In a time when polling informs public policy more than ever, it’s important to get it right, but too often, polls can give the wrong impression, which seems to be the case with a recent poll on COVID-19 vaccine mandates.
“Majorities of Americans now favor requiring people to show proof of COVID-19 vaccination to travel by airplane, stay in a hotel, attend events with large crowds, dine in a restaurant and go to their office or work site,” according to the respected polling firm Gallup. With the COVID-19 pandemic remaining doggedly persistent and faced with underwhelming vaccination rates , Americans are purportedly ready for more drastic changes. “If it came to a national referendum, these vaccination proof requirements would win,” Gallup’s announcement read .
Online responses  to the news were predictable. One commenter wrote, “It is easy to forget inside the Internet bubble how unpopular and extreme most Republicans (sic) positions really are.” Another lamented, “This is what the majority of us want, but that isn’t what the GOP wants.” The worsening partisan vitriol and hyperbole may be commonplace these days—especially on social media—but the degree to which it has devolved is a newer development. What isn’t new is that the devil is generally in the details, and it seems that some at Gallup and many commenters may have missed the point.
For starters, I have no doubt that a growing number of Americans support some form of vaccine requirements. To find out how many, Gallup asked respondents, “Would you favor or oppose businesses requiring people to show proof of coronavirus/COVID-19 vaccination in order to do the following over the next several months?”
Gallup then inquired about a range of activities: 61 percent supported vaccine proof for air travel, 53 percent to stay at a hotel, 56 percent to go into the office, 58 percent to attend large events and 53 percent for indoor dining. Unsurprisingly, support for vaccine mandates largely comes from already-vaccinated individuals.
Just to emphasize my point, the question Gallup asked is whether respondents would support businesses requiring proof of vaccination. So, this would evidently be done on private companies’ own accord, but somehow, that was lost. Gallup subsequently reported that their poll was evidence that a referendum to impose such vaccine mandates would pass, but referendums and private business policies are two very different things. Referendums set law and empower the government to impose it. Yet Gallup didn’t survey support for government-enforced vaccine mandates in this poll, but rather whether respondents would favor private companies that adopt such requirements of their own volition.
Despite this, after applauding the survey results related to voluntary vaccine measures, Twitter trolls were quick to blame Republicans for the lack of vaccine requirements that were included in the poll, but their criticism seems off base. In fairness, Republicans comprise a much larger portion  of vaccine skeptics and tend to be less than thrilled with businesses that choose to enforce COVID-19 restrictions. But while the party has experienced a makeover over the past several years, there was a time when support for free markets was central to the party, and for some, it still is.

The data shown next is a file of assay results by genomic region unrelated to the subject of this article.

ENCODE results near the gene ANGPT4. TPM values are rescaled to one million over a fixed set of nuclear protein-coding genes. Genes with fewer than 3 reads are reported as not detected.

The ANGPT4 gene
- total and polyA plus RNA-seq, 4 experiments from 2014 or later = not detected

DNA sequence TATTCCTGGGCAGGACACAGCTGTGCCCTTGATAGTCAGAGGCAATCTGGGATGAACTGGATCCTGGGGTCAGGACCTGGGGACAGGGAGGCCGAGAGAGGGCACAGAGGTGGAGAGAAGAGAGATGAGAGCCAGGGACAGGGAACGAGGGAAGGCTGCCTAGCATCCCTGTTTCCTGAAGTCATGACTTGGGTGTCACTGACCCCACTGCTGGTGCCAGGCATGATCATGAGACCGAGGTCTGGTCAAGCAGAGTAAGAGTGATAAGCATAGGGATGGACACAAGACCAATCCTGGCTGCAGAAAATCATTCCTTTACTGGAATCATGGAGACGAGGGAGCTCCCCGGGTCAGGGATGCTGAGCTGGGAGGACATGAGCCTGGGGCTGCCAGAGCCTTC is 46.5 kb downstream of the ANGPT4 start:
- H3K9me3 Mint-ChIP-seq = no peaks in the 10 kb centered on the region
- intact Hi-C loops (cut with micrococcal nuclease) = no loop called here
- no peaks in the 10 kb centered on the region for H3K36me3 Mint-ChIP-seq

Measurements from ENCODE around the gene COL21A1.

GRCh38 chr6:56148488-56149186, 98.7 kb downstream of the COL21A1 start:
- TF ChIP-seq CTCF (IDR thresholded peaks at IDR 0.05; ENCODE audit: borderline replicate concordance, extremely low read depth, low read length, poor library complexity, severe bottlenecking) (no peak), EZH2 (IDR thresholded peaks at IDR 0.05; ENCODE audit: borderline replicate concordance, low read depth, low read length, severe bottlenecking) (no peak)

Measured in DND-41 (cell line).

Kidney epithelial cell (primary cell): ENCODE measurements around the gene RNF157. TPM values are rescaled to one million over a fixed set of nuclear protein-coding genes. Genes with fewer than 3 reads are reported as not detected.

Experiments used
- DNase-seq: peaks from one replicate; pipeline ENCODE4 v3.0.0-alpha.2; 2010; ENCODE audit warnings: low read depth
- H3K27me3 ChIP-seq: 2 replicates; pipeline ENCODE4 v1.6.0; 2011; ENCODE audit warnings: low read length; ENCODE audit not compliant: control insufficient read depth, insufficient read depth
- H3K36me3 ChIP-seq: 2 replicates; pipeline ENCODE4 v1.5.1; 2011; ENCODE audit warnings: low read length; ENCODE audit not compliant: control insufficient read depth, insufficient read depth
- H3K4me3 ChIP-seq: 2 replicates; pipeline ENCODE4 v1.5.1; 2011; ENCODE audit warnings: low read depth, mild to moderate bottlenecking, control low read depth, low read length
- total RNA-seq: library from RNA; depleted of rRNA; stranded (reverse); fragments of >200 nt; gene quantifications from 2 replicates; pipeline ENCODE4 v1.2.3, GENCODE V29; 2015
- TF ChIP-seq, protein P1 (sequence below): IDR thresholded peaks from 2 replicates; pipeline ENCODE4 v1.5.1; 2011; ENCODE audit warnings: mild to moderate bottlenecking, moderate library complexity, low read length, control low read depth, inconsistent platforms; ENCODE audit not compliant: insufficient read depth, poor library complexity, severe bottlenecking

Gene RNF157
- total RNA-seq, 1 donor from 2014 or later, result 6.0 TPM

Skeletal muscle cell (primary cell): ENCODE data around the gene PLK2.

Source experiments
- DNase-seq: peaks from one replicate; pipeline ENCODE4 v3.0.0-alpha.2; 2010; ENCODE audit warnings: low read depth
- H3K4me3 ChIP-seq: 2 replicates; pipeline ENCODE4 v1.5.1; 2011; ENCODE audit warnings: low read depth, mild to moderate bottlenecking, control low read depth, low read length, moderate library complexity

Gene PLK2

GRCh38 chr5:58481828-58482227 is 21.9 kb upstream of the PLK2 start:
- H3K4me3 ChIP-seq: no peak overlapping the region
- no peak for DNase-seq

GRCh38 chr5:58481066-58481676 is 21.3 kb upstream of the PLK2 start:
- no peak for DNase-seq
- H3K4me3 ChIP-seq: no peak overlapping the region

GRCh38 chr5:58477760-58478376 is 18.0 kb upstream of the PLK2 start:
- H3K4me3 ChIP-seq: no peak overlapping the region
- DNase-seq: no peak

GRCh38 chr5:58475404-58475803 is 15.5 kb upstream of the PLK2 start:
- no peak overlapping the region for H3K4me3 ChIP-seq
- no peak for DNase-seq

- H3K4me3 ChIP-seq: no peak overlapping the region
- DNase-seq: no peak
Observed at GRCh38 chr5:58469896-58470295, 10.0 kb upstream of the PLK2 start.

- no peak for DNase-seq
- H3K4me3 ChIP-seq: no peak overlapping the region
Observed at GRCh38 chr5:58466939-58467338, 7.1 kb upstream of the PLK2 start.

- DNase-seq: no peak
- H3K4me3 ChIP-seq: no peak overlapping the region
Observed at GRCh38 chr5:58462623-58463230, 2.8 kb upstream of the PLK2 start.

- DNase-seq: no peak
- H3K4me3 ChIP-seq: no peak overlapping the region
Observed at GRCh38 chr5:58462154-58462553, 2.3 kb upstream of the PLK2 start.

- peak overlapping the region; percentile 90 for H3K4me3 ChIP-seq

While a free market ethos means different things to different people, at its basis, it purports that governments are often not best-positioned to create and impose blanket regulations, individuals and companies are. As such, if you were to ask free marketeers whether they support most private companies’ right to determine whether or not to require vaccines, the answer would be an emphatic yes—meaning many from the GOP are likely amenable to this notion. That doesn’t mean that every Republican would patronize those particular businesses, but many would absolutely support their freedom to institute vaccine policies.
Some private institutions are already imposing vaccine mandates too. Various colleges are requiring that students be inoculated, some businesses have announced that their employees must get the jab and others are rolling out policies that mandate vaccinations in order to return from remote work environments. It seems that it is only a matter of time until many companies ask patrons to also provide vaccination proof in order to enter particular brick and mortar businesses.
This isn’t a major problem for free marketeers because the free market has an answer for this. If you are a customer and don’t like those policies, you’re free to vote with your feet and take your business elsewhere. Alternatively, if you like the policy, then continue shopping there. It’s that easy.
So, would Americans support government-imposed blanket vaccine mandates, which seems to be the crux of the misplaced discussion around the Gallup poll? Maybe. However, I’d imagine that many free marketeers would have deep concerns with such edicts, but despite what some people think, that was not the topic of the Gallup poll.
- “underwhelming vaccination rates”: https://www.nytimes.com/interactive/2020/us/covid-19-vaccine-doses.html
- “announcement read”: https://news.gallup.com/poll/354506/update-american-public-opinion-vaccination-requirements.aspx
- “Online responses”: https://twitter.com/sahilkapur/status/1435214336788733952
- “comprise a much larger portion”: https://thehill.com/policy/healthcare/558225-nearly-30-percent-of-republicans-say-they-wont-get-vaccinated-poll